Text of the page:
1891. Hermann Oppenheim

Hermann Oppenheim (1858-1919) was one of the leading neurologists in Germany during the last decade of the nineteenth century. He studied medicine at the universities of Göttingen, Berlin, and Bonn.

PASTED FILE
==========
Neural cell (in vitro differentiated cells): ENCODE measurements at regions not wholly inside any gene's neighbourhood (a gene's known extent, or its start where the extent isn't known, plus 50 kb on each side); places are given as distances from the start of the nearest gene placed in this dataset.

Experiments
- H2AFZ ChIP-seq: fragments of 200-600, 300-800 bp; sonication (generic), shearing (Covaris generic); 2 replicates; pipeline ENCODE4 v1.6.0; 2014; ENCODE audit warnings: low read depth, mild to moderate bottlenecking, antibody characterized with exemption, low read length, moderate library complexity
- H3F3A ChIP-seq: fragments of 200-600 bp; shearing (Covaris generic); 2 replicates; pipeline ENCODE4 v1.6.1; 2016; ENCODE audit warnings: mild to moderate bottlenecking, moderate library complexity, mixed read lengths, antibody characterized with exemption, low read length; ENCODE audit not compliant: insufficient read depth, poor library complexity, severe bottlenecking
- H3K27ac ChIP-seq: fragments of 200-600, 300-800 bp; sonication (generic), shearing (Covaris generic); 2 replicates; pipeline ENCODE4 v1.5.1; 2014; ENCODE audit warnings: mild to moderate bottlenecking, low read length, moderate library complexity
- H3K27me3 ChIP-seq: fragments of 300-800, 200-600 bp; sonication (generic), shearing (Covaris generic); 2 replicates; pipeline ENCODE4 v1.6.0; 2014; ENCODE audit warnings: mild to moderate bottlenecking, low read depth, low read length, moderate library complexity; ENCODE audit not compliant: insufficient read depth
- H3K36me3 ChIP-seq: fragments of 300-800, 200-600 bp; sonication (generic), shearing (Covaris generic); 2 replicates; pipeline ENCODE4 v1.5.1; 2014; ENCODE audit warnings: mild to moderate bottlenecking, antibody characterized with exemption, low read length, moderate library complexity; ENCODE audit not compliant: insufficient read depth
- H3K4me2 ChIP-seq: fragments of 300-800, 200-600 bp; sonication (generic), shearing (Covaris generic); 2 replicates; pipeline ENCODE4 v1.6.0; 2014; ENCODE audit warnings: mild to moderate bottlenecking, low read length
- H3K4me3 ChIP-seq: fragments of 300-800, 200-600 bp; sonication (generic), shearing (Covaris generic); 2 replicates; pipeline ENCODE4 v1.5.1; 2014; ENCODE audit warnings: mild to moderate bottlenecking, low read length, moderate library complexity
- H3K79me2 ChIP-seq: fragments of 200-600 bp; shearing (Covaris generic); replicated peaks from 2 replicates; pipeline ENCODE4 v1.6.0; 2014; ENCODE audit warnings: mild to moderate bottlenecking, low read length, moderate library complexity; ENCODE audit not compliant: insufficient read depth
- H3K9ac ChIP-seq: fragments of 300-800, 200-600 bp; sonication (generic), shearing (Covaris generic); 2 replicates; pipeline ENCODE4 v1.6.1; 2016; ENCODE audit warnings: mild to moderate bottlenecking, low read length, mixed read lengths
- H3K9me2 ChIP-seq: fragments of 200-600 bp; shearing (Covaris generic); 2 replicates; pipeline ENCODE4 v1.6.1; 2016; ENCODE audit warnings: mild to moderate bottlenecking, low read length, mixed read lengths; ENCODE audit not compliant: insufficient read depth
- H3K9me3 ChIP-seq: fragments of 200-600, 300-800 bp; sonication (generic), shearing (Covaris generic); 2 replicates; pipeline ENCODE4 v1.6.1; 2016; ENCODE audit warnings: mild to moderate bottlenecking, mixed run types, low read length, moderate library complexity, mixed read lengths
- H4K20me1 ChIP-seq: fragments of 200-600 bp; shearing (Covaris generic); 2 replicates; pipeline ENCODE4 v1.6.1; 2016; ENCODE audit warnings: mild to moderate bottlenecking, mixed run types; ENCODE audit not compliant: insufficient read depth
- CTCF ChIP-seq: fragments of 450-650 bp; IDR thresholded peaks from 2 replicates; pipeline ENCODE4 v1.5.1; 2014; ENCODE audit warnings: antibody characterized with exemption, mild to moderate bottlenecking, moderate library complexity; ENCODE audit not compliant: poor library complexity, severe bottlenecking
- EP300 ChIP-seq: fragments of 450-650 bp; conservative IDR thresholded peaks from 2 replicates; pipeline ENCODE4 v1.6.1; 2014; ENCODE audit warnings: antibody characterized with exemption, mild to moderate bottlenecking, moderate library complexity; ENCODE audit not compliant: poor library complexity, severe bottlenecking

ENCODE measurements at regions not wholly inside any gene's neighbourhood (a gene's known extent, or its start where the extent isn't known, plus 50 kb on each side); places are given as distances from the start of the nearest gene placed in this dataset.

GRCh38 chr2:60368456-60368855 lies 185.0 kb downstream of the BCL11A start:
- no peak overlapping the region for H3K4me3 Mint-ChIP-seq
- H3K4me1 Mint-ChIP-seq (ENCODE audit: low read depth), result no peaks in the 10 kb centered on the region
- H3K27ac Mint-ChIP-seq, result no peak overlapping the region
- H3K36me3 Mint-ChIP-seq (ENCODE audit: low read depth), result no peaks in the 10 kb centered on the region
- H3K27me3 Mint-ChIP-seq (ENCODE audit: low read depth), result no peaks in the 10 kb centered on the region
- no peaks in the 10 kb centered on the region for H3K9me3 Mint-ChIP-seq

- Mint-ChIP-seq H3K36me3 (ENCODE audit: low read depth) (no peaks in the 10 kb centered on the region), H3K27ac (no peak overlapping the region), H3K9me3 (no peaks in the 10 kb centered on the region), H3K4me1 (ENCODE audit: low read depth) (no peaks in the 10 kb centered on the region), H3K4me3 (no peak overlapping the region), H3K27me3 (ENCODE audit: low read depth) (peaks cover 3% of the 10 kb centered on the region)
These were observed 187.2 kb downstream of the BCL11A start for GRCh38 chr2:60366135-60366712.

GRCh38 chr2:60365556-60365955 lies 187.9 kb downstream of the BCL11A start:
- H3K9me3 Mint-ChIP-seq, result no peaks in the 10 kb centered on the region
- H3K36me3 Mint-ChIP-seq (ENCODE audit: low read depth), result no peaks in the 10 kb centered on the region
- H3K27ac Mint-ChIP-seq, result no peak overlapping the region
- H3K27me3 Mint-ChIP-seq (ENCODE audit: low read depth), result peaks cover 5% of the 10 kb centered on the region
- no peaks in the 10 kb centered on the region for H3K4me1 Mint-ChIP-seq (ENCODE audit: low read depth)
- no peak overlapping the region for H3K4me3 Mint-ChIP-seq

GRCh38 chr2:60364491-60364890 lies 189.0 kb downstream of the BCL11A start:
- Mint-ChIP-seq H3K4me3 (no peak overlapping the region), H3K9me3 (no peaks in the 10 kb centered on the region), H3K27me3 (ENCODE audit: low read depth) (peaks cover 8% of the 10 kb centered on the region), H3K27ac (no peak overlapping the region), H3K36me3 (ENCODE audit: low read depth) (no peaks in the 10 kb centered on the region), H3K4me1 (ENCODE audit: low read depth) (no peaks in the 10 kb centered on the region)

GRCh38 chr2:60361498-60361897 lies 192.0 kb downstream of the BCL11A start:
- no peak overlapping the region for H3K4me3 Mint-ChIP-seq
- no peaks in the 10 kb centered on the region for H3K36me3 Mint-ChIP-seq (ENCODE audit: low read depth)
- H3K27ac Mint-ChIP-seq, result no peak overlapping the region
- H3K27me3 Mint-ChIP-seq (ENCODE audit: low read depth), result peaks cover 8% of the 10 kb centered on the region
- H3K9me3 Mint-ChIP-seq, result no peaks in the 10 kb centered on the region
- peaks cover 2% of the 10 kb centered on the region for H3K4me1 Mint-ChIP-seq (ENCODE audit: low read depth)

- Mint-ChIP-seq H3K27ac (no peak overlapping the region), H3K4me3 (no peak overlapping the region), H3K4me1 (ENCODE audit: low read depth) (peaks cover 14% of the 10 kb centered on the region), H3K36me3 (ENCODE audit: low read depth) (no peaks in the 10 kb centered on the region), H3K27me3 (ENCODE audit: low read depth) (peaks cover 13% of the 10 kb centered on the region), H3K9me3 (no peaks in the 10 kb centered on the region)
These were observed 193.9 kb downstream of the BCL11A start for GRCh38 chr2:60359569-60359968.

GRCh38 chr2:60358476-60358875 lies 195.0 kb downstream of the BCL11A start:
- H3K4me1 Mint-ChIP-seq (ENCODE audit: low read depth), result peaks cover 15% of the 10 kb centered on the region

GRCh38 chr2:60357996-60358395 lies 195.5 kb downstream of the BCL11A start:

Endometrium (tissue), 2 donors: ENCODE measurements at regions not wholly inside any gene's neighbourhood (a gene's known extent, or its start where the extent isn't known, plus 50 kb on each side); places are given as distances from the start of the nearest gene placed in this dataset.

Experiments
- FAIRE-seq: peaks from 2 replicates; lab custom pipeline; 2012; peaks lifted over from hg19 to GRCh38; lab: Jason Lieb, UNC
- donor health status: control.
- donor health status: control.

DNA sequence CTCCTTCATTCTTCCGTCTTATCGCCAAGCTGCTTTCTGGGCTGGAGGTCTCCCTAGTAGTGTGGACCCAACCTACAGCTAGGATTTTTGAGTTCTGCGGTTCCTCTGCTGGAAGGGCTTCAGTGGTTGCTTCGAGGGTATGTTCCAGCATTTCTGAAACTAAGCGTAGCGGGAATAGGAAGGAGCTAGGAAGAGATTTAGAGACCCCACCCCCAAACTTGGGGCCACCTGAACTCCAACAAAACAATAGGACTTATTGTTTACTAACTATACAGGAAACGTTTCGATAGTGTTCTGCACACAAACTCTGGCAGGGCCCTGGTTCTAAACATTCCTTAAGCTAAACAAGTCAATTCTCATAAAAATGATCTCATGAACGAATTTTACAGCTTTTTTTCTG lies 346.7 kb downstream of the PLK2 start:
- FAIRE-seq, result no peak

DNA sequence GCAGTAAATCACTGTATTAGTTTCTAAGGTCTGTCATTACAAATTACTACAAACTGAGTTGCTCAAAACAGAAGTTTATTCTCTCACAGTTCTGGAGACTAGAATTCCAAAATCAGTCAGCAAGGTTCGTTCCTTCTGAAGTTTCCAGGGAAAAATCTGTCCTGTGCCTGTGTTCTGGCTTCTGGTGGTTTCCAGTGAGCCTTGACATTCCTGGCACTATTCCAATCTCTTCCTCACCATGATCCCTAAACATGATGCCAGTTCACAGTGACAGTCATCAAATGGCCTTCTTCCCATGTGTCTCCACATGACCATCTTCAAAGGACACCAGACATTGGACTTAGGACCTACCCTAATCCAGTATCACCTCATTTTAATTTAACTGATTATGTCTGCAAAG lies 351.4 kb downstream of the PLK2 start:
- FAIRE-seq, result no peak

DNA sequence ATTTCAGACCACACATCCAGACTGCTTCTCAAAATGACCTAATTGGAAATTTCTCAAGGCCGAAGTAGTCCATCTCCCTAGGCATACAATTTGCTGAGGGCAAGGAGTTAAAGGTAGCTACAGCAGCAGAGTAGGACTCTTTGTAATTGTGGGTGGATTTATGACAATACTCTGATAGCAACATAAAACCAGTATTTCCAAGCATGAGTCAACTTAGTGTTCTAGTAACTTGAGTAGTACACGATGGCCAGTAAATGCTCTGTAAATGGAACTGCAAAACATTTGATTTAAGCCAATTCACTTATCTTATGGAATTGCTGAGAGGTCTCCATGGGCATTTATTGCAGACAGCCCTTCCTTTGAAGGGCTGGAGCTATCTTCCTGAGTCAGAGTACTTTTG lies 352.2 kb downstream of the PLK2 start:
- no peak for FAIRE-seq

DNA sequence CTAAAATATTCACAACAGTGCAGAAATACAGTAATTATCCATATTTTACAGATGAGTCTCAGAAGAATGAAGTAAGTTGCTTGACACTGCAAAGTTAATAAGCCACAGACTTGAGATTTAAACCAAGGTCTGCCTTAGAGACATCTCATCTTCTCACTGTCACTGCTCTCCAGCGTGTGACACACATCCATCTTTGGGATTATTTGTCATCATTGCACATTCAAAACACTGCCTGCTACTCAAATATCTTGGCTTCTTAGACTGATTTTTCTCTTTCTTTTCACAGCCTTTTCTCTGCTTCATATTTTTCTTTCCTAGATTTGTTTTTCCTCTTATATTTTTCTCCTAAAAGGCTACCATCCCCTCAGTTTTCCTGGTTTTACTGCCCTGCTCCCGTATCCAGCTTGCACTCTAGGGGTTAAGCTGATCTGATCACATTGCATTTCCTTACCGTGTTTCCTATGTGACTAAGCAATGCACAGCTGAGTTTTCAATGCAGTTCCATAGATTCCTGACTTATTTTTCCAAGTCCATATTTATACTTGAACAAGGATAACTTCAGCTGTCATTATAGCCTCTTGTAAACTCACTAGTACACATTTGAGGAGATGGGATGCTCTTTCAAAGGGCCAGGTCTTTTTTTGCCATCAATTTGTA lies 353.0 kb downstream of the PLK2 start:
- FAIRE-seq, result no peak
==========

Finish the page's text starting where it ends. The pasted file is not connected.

After his medical degree (1881) with a thesis on the metabolism of urea, Oppenheim worked at the Charité-Hospital in Berlin as an assistant to Karl Westphal (1833-1890) until 1891 when, after Westphal’s death, he was forced to leave the University and opened a private clinic in Berlin. Even if his hospital was not connected to the University, it soon became an international and successful centre of neurology, attracting numerous students. His textbook on nervous diseases, titled Lehrbuch der Nervenkrankheiten für Ärzte und Studierende, became a landmark in neurological field and was translated in different languages. Oppenheim’s investigations included studies on sclerosis, syphilis, polio, alcoholism, and amyotonia congenita, also known as Oppenheim’s disease. Furthermore he was the first to emphasise the importance of bladder symptoms in disseminated sclerosis and to propose that post-traumatic origin of some psychic neuroses, opposing to theories of Charcot and others on hysteria. Oppenheim was one of the first to use Salvarsan in the treatment of syphilis. His expertise involving brain disease led directly to the first successful removal of a brain tumor, which was performed by Köhler. He also coined the term dystonia musculorum deformans for a type of childhood torsion disease that was later known as Ziehen-Oppenheim syndrome. Other eponyms related to this German neurologist are Minor-Oppenheim syndrome, Oppenheim’s disease and Oppenheim’s reflex

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